to the leaping of its flames,
imagine how its one question
beat in your veins, how you saw
with perfect clarity that moment
in which each of us chooses,
forever. Imagine that voice
far below crying: Come
back      Come back



                                                                                    

Wednesday, January 15, 2020

In and Out, Vashon Heritage Mueseum

I love seeing my Vashon friends in this YouTube clip created by filmmaker Michael Monteleone celebrating  the Vashon Island Heritage Museum's exhibit "In and Out,  Being LGBTQ on Vashon Island". 

The exhibit opened in June 2019 and it will continue until March of 2020.  If you've already seen this inspirational, informational, exhibit please share it with your friends.  If you have not already experienced "In and Out", designed by Jessica DeWire and curated by Ellen Kritzman and Stephen Silha...  you must check it out!  

My contribution to the celebration are five print and bas relief window installations inspired by the "coming out music" my friends and family shared with me. 

At left is a snap from the "In and Out" opening.  It was wall to wall fun and a night to remember!

Sunday, January 5, 2020

Oedipus Rex



“Oedipus Rex”, my rust monotype on vintage linen is now on exhibit at Roby King Gallery, 176 Winslow Way E. Bainbridge Island, WA. Jan 3-Feb 2, 2020.


Oedipus was born to Laius, King of Thebes and his Queen Jocasta. At his birth, it was prophesied that this child, Oedipus, would murder his father and marry his mother.  So Laius, frightened, sent Oedipus to be exposed to weather and wild beasts on Mt. Cithaeron.  However, Oedipus did not die, instead he was found and adopted by the King Polybus of Corinth and his Queen.  When Oedipus is called bastard as a young man and told that King Polybus might not be his real father, he left Corinth and journeyed to Delphi and its’ Oracle in search of an answer to his true parentage.

The Delphic Oracle does not tell him who his true family is but does tell him that his destiny is to kill his father and marry his mother.  In order to thwart the prophecy, Oedipus decides never to return to Corinth and his eventual inheritance, but instead to travel and to live in Thebes.  On his way he meets a caravan at a cross roads.  When a man driving one of the caravan wagons orders him to move out of the way, Oedipus, in anger, slays him and the wagons flee before him.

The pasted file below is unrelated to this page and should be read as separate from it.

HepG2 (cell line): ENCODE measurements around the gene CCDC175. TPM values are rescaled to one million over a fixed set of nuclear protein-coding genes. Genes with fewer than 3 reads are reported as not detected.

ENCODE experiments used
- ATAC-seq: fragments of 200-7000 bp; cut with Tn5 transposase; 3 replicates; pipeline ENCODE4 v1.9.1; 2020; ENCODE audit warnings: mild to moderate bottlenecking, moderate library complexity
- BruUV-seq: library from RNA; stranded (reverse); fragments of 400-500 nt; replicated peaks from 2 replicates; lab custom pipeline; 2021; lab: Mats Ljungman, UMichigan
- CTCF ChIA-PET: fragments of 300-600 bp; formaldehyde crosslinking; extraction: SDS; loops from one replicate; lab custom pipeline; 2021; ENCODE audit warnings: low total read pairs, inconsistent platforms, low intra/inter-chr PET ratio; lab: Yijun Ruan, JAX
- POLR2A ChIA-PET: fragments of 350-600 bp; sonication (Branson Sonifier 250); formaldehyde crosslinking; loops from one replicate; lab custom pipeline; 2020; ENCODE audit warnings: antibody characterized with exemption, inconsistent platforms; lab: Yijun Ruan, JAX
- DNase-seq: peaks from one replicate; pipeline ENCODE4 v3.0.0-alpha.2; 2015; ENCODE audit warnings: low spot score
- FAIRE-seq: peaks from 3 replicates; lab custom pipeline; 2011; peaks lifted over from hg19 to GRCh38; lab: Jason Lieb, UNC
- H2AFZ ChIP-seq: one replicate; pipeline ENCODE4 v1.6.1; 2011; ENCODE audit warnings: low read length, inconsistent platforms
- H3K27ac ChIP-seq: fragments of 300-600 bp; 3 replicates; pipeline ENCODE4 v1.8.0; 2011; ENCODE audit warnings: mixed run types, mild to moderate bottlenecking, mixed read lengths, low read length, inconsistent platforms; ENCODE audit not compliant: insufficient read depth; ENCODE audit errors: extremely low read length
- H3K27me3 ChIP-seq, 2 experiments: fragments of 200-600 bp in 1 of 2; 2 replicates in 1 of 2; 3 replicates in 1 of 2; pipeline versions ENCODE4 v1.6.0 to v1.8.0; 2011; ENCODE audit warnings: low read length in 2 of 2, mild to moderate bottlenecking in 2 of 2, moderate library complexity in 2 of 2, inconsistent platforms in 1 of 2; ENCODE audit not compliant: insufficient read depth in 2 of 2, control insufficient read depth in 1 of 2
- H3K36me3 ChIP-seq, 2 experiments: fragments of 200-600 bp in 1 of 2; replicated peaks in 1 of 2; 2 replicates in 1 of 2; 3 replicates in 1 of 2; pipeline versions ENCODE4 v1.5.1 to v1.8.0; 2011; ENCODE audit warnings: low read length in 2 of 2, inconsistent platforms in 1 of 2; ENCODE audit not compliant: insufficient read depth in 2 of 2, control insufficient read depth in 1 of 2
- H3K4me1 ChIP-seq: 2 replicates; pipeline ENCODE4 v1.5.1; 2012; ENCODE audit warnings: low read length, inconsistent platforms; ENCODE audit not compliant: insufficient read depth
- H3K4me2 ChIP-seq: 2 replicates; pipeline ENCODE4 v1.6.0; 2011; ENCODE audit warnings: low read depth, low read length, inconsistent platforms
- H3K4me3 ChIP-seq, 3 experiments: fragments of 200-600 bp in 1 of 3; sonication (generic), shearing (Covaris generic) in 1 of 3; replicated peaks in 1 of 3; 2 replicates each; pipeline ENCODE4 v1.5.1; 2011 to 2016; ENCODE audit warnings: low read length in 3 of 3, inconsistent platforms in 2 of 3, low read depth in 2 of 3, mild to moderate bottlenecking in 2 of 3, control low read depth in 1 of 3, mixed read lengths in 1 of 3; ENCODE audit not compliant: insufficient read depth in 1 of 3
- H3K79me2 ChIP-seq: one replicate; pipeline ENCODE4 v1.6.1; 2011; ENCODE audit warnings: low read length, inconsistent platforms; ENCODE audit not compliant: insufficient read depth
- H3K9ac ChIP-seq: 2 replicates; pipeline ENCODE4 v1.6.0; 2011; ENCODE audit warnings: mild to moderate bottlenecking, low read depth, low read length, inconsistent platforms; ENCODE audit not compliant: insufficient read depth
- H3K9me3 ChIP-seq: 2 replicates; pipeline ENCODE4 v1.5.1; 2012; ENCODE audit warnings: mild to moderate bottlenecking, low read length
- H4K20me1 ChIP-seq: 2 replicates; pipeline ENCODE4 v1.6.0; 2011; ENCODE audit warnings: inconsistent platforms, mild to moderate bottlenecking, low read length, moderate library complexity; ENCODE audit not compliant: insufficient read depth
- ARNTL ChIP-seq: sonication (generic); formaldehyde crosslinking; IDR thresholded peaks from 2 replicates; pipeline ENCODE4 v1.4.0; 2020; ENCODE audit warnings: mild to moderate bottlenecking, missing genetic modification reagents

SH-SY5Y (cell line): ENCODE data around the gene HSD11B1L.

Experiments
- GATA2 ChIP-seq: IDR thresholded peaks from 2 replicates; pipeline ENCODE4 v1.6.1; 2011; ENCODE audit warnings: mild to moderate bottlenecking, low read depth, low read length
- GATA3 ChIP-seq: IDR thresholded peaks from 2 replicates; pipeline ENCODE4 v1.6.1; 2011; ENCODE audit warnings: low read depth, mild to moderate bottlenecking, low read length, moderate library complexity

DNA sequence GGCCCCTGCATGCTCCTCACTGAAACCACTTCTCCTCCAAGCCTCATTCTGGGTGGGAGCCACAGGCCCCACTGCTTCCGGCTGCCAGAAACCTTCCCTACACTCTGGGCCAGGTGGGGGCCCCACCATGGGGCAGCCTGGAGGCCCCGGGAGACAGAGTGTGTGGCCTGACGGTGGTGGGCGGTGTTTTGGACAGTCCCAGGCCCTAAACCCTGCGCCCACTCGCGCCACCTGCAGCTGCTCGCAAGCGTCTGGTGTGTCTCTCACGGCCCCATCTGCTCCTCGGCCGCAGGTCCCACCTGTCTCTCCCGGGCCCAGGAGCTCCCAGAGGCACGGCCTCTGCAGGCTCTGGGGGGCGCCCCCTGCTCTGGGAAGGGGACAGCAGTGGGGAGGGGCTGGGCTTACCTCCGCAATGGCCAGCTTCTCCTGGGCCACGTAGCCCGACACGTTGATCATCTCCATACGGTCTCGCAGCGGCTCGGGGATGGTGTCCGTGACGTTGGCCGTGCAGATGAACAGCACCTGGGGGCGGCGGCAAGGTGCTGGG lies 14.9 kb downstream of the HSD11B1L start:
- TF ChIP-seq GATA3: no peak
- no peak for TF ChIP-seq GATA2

Next, Oedipus encounters the accursed Sphinx who guards the road to Thebes and devours any who fail to answer correctly her riddle.  When she asks;

"A thing there is whose voice is one:
Whose feet are four and two and three.
So mutable a thing is none
That moves in earth or sky or sea.
When on most feet this thing doth go,
Its strength is weakest and pace most slow.",

Oedipus answers correctly, “Man, the ages of Man." and the Sphinx in anger bursts into flame!

When Oedipus reaches the city gates he is welcomed as a hero for defeating the Sphinx.  Thebes’s King had only just been murdered and the citizenry proclaim him their new King!  He accepts and following tradition marries the Queen of Thebes,  Jocasta.

The years pass. Jocasta and Oedipus the King have four children and live happily.  Eventually though, a plague infects the city. When Oedipus instructs his adviser Creon to seek advice from the Oracle at Delphi for its cause, he learns that the plague has happened because the murderer of King Laius has gone unpunished.  Oedipus recalls the man that he killed on his way to Thebes, contemplating the possibility that he is perhaps the killer and invites witnesses so that the issue can be resolved. 

While waiting, a messenger arrives with news that Polybus, King of Corinth, has died and that Oedipus is now King, Oedipus Rex!  When he tells the messenger that he cannot return while his mother is alive because of prophesy, he is told that the Queen of Corinth is not his mother and that as a baby he was given to Polybus by a Theban shepherd.  

Oedipus having now realized the truth, goes to tell Jocasta. She already has learned that the prophesy has been fulfilled and has killed herself.  Overwhelmed by guilt and grief, Oedipus abdicates the thrown to Creon,  blinds himself and begins his sojourn as outcast.

This in an intergenerational Greek tragedy that just keeps on giving but I will stop for now.  Check out my rust print “Oedipus Rex” at Roby King gallery during the month of January, 2020!